As for why the huge proposed fourfoldplus increase in fees, the staff report justifies this as “due to the controversial nature and complexity of appeals,” which suggests further political motive. After all, appeals would be “controversial” to staff whose decisions are being questioned by the appeal.

Having shed the arrogance of the King George, is it now up to city staff to assume an equivalent role of inflicting “repeated injury” with impunity?

It strikes me there’s a fundamental problem not only with the city’s fee proposal, but also with its thinking about the role and purpose of appeals. Fees that are so high as to be exclusionary for most of us are wrong. But isn’t charging anything for appeals equally wrong? Human rights are things that accrue to us, not things we should have to pay for.

If you have any thoughts on this issue, you can email them to the city council at


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That is just insane! Isn’t it part of their job to consider appeals? Why would they need to impose a fee? They are double dipping. They are already receiving their paycheck, already paid by you and me for their time. They have no right to be paid twice! Sounds like a government entity who has grown too strong. Alienating citizens from the opportunity to “complain”?? Where is Julie T.? Is this even legal?

Just like with the County Clerk and election time, the clerks calls for more money to count votes and I always thought counting votes was already part of the job description so why the need for additional funds?

Just a clarification. The right to appeal is NOT a human right but a political right. They are not the same thing. The Bill of Rights was passed AFTER the Constitution was ratified. It was to improve the Constitution and not an original part of it.

Actually, the correct time sequence is as stated in the article, not in your reply. Some states would not ratify the proposed constitution without its including a bill of rights. The two were thus ratified simultaneously, as a single unit, at the same time.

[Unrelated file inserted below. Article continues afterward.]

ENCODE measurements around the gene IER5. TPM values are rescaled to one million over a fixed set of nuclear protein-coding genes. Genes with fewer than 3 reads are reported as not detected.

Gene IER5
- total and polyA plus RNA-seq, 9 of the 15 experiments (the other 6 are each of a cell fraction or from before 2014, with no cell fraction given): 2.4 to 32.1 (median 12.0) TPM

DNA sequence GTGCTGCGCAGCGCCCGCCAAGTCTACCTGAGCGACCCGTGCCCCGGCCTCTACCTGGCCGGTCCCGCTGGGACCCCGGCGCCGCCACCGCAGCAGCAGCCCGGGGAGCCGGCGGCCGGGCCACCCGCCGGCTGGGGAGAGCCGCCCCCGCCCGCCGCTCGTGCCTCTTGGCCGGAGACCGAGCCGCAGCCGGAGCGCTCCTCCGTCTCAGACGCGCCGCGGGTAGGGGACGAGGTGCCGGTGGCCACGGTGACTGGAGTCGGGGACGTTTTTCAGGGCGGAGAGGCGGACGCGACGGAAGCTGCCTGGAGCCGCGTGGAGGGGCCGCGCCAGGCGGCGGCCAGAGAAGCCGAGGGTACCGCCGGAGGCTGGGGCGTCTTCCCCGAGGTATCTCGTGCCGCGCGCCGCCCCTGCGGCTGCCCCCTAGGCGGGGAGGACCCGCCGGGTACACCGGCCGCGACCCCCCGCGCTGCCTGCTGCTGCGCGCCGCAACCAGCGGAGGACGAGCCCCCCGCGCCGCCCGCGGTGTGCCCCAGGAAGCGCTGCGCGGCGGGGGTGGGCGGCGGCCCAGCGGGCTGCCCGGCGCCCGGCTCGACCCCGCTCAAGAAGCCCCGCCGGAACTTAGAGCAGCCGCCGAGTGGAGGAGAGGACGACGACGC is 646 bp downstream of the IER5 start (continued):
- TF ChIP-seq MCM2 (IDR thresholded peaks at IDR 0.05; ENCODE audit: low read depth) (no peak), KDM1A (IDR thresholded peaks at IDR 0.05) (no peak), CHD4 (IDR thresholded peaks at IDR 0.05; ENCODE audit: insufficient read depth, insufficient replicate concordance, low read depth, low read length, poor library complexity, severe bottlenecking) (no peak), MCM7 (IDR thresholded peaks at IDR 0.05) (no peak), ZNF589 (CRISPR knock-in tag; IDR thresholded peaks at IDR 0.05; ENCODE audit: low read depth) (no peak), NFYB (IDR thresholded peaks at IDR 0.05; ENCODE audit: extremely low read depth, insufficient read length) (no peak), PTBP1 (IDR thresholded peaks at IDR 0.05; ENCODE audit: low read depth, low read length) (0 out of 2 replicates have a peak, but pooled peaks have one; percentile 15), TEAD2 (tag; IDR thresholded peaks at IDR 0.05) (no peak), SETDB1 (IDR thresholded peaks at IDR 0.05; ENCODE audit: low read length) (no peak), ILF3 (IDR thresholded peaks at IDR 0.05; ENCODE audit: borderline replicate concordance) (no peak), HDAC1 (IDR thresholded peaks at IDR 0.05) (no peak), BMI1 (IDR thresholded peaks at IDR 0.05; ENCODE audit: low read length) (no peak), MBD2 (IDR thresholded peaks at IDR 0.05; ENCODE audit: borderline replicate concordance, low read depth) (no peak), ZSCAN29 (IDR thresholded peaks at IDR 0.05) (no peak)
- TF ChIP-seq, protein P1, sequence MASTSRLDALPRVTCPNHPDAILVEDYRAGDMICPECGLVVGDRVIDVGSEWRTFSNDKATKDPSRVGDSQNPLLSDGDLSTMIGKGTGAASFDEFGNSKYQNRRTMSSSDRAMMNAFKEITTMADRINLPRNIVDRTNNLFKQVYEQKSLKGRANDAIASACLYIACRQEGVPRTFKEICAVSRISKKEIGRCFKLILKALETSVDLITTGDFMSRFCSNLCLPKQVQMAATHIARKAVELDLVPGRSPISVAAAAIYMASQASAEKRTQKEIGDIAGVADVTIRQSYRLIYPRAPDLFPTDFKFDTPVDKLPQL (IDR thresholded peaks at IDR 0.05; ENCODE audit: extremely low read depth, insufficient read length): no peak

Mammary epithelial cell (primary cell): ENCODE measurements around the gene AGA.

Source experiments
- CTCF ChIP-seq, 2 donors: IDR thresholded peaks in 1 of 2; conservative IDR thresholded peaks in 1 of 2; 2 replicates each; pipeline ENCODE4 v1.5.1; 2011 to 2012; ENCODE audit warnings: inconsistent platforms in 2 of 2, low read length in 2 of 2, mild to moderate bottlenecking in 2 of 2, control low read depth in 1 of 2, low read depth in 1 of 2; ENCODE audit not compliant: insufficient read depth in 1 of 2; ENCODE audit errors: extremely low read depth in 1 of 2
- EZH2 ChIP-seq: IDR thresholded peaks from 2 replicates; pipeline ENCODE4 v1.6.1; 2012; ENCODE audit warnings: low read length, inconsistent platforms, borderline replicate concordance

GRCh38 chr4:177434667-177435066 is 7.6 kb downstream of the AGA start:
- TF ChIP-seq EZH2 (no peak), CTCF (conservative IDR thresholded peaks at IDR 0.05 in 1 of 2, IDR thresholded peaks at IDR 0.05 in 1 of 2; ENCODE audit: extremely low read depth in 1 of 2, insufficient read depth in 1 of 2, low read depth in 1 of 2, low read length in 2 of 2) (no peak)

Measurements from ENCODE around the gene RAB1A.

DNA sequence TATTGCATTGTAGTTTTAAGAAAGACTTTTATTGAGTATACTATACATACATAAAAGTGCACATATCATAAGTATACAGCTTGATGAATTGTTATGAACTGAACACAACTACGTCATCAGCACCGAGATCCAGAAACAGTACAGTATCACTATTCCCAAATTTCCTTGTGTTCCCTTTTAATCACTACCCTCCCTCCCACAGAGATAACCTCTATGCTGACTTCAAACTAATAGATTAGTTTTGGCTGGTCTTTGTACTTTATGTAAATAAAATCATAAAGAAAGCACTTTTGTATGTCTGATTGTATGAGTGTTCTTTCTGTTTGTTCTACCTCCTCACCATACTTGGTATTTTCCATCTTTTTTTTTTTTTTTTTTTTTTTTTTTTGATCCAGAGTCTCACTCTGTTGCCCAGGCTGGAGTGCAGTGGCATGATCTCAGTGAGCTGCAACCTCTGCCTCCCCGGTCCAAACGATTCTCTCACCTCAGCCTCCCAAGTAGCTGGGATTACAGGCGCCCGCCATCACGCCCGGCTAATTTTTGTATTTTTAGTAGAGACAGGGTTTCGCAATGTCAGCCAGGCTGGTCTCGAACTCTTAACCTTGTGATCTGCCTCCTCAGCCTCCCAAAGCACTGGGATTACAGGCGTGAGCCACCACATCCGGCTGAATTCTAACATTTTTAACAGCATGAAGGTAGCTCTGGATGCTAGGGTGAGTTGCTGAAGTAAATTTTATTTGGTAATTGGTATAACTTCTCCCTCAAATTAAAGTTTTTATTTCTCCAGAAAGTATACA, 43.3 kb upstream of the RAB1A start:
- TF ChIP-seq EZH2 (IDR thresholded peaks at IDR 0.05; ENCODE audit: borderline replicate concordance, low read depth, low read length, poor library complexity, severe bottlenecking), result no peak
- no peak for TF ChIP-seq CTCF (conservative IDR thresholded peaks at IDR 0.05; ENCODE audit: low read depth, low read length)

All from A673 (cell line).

Staff continually recommends ordinances and policies that make it impossible for the working folks here in SLO to afford participating in city governance and/or living here. If there is a decision made by the city’s advisory bodies that will negatively affect your neighborhood and/or home and you don’t have an extra $3,400. laying around, then you’re just out of luck. This is another example of our city government trying to lock its residents out of decision making and only allowing participation to the wealthy. With no ability to appeal, many residents will just have to grin and bear it or move.

$3,408 + $104 “IT fee” = $3,512 to appeal. Those pesky IT fees!

The people who want to silence others are the bad guys…. never forget that… no matter what the issue the side that wants to shut you up and gag you are the bad guys….

City Staff justifies the $3500 fee by claiming it costs over $17,000 for Staff to prepare for the appeal. Really?

Just let the City Council decide if the original ruling was fair. No need to spin the Report that was already made to the Planning Commission.

This is 100% about making sure the average resident is silenced with no ability to appeal because a $3500 fee to appeal to the City Council is out of reach for most.

Isn’t preparing for the occasional appeal already part of their job, why should there be additional costs for doing their regular job? More likely staff just wants to increase their already outrageous compensations.

Did these bureaucrats pass the constitution test in the eighth grade or have our schools determined that it’s no longer pertinent? Either way all public officials should be required to pass the test before taking office or being hired.

Staff doesn’t like push back or their decisions questioned. Higher appeal fees insulates them from being held accountable by the public.